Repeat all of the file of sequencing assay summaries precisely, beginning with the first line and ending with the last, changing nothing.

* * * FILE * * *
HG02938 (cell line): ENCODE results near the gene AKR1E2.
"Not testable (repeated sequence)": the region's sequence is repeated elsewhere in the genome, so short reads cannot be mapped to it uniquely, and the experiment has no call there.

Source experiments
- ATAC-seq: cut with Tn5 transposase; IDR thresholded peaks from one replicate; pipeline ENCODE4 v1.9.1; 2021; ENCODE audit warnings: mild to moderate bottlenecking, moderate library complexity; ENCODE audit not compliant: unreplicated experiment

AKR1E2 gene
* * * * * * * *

HG02938 (cell line): ENCODE results near the gene AKR1E2.
"Not testable (repeated sequence)": the region's sequence is repeated elsewhere in the genome, so short reads cannot be mapped to it uniquely, and the experiment has no call there.

Source experiments
- ATAC-seq: cut with Tn5 transposase; IDR thresholded peaks from one replicate; pipeline ENCODE4 v1.9.1; 2021; ENCODE audit warnings: mild to moderate bottlenecking, moderate library complexity; ENCODE audit not compliant: unreplicated experiment

AKR1E2 gene